read more: http://www.nationalmortgagenews.com/news/compliance-regulation/republican-platform-softens-stance-on-winding-down-fannie-freddie-1082759-1.html
Cleveland Panel Features Collingwood’s Brian Montgomery
The nation’s housing market emerged as a study in contrast during a Tuesday discussion in downtown Cleveland, as economists and experts highlighted the hurdles of buying a home, building wealth and pushing for thoughtful policy amid political fracturing.
Politico, a news organization, hosted the panel as part of a series of programming tied to the Republican National Convention. The company is holding court in the former Huntington Building at East Ninth Street and Euclid Avenue, where banquet space on the 21st floor now teems with vintage political posters, gadgets and writers clattering away on laptops.
Nela Richardson, chief economist for Redfin, likened the housing market to an onion with a healthy exterior and decomposition closer to its core. Homes are selling at a striking clip, aided by technology that puts a wealth of property information at buyers’ fingertips.
Dig deeper, though, and there still aren’t enough houses on the market. Prices have rebounded from the recession, hitting new highs in some cities. But many Americans still are underwater – burdened with mortgage debt that outweighs the value of their homes.
With low homeownership rates and stagnant incomes, apartment dwellers often are spending too much of their paychecks – 30 percent or more – on rent. Yet housing doesn’t seem to be part of the national political conversation as the major parties crown their candidates.
“Housing has lost its place in our rhetoric about wealth creation,” said Richardson, who works in Washington, D.C., for the Seattle-based real estate database and brokerage company.
She was joined by Mark Calabria, director of financial regulation studies at the CATO Institute, a think tank; Brian Montgomery, a business consultant and former assistant secretary of the U.S Department of Housing and Urban Development; and Jim Rokakis, who oversees the urban-focused arm of the Western Reserve Land Conservancy here in Cleveland.
read more: http://www.cleveland.com/business/index.ssf/2016/07/clevelands_once-battered_still.html
MReport: How Will the Presidential Election Affect Housing?
As the 58th presidential election draw closer, many in the mortgage industry are wondering who will win and how the new president will impact housing.
….Vice Chairman of The Collingwood Group, Brian Montgomery, sat down with MReport to provide his take on the how the presidency will affect housing, particularity if Republican nominee Donald J. Trump or Democratic candidate Sen. Bernie Sanders (I-Vermont) wins the election.
“I don’t disagree with the report. However, I was taken aback by the extra negativity toward Trump, and I began to wonder how they came to that conclusion,” Montgomery stated. “I think the problem with Trump is that it is still unknown what he would do for housing. I think that’s where the hesitation comes in. There is uncertainty in the unknown. There is a little of the unknown among all the candidates.”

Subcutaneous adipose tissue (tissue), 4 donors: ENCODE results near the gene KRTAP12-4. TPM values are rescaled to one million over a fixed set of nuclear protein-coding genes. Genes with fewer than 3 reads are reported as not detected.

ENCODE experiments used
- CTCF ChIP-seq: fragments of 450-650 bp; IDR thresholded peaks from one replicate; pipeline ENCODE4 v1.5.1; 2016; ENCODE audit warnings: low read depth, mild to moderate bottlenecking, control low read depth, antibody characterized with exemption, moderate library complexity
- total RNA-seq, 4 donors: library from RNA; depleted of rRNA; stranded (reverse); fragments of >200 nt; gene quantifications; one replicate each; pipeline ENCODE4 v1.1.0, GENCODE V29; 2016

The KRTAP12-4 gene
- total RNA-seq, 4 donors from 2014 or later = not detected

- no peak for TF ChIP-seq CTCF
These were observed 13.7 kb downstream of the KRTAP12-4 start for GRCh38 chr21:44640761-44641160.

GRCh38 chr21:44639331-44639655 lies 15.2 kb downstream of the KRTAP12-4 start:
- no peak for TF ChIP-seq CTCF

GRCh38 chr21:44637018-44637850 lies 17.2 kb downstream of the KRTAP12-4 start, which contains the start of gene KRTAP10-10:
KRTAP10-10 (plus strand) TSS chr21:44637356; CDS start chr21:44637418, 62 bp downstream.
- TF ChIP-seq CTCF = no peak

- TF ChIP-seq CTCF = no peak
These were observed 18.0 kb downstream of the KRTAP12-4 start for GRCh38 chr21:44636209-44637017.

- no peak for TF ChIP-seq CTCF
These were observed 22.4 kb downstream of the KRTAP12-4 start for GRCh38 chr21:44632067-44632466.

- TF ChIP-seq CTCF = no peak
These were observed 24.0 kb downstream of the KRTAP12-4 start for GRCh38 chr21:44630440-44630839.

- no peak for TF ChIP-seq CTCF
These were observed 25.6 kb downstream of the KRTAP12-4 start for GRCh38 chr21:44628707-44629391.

read more: http://www.themreport.com/news/government/05-18-2016/will-presidential-election-affect-housing
St. Louis Post-Dispatch: SixThirty Accelerator Program Adds Cybersecurity Funding
Add cybersecurity to the list of fields where St. Louis is trying to build new businesses using an accelerator model.
With the creation of SixThirty Cyber, which plans to invest $10 million over the next five years, the St. Louis area has at least six business accelerator funds. Based on a survey the Brookings Institution published in February, the only U.S. cities with more are San Francisco, New York, Boston, Chicago and San Jose, Calif.
Accelerator programs vary in size and focus, but they all invest in early-stage firms and put them through a period of intensive mentoring. According to the Brookings study, an accelerator can help a community by concentrating entrepreneurial energy and “generating vibrancy around innovation.”
If that’s true, St. Louis is more vibrant than most places. The five existing accelerators have financed more than 120 companies in sectors ranging from technology to agriculture to sports.
SixThirty Cyber is a second fund from the organizers of SixThirty, which was launched in 2013 to focus on financial technology startups. The idea then was to capitalize on St. Louis’ strengths by connecting entrepreneurs with such large firms as MasterCard and Wells Fargo Advisors.
Jay DeLong, managing partner of the new fund, said SixThirty was seeing a growing number of applications from firms specializing in information security.
The fund will select five firms for its first class, which begins in September; it will invest between $100,000 and $200,000 in each and put the founders through a 14-week training and mentoring program. Most of the sessions will be in St. Louis but some may be at the Washington offices of Collingwood Group, a consulting firm that is partnering with SixThirty Cyber.
read more: http://www.govtech.com/dc/articles/St-Louis-Mos-SixThirty-Accelerator-Program-Adds-Cybersecurity-Funding.html
Have a prosperous day ahead!